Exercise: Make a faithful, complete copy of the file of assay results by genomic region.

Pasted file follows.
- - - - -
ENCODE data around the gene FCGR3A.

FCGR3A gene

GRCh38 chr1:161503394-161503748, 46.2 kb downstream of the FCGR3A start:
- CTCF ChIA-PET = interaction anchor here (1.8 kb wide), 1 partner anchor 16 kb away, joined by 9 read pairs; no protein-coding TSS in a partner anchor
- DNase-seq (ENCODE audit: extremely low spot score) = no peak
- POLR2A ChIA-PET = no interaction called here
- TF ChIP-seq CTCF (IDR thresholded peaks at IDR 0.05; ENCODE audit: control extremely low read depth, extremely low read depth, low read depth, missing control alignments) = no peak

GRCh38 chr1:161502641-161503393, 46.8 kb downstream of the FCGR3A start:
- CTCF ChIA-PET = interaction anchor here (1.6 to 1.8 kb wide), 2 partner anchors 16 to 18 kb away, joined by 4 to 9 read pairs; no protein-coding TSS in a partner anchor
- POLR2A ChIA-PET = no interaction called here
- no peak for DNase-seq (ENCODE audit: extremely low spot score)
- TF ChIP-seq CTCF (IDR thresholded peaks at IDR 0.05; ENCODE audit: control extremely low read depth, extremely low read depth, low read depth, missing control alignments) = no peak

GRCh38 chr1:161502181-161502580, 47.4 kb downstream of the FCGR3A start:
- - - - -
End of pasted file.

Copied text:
ENCODE data around the gene FCGR3A.

FCGR3A gene

GRCh38 chr1:161503394-161503748, 46.2 kb downstream of the FCGR3A start:
- CTCF ChIA-PET = interaction anchor here (1.8 kb wide), 1 partner anchor 16 kb away, joined by 9 read pairs; no protein-coding TSS in a partner anchor
- DNase-seq (ENCODE audit: extremely low spot score) = no peak
- POLR2A ChIA-PET = no interaction called here
- TF ChIP-seq CTCF (IDR thresholded peaks at IDR 0.05; ENCODE audit: control extremely low read depth, extremely low read depth, low read depth, missing control alignments) = no peak

GRCh38 chr1:161502641-161503393, 46.8 kb downstream of the FCGR3A start:
- CTCF ChIA-PET = interaction anchor here (1.6 to 1.8 kb wide), 2 partner anchors 16 to 18 kb away, joined by 4 to 9 read pairs; no protein-coding TSS in a partner anchor
- POLR2A ChIA-PET = no interaction called here
- no peak for DNase-seq (ENCODE audit: extremely low spot score)
- TF ChIP-seq CTCF (IDR thresholded peaks at IDR 0.05; ENCODE audit: control extremely low read depth, extremely low read depth, low read depth, missing control alignments) = no peak

GRCh38 chr1:161502181-161502580, 47.4 kb downstream of the FCGR3A start: